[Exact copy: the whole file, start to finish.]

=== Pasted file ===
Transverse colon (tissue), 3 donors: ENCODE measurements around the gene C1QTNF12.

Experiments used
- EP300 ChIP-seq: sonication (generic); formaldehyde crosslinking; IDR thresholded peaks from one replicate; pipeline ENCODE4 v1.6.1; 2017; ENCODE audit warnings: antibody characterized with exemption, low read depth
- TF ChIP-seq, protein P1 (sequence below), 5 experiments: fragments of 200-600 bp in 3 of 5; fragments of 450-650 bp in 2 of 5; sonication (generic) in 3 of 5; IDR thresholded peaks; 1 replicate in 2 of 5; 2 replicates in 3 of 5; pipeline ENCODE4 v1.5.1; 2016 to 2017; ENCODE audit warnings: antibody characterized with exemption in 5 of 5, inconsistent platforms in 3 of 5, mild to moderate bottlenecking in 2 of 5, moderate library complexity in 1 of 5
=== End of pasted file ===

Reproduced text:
Transverse colon (tissue), 3 donors: ENCODE measurements around the gene C1QTNF12.

Experiments used
- EP300 ChIP-seq: sonication (generic); formaldehyde crosslinking; IDR thresholded peaks from one replicate; pipeline ENCODE4 v1.6.1; 2017; ENCODE audit warnings: antibody characterized with exemption, low read depth
- TF ChIP-seq, protein P1 (sequence below), 5 experiments: fragments of 200-600 bp in 3 of 5; fragments of 450-650 bp in 2 of 5; sonication (generic) in 3 of 5; IDR thresholded peaks; 1 replicate in 2 of 5; 2 replicates in 3 of 5; pipeline ENCODE4 v1.5.1; 2016 to 2017; ENCODE audit warnings: antibody characterized with exemption in 5 of 5, inconsistent platforms in 3 of 5, mild to moderate bottlenecking in 2 of 5, moderate library complexity in 1 of 5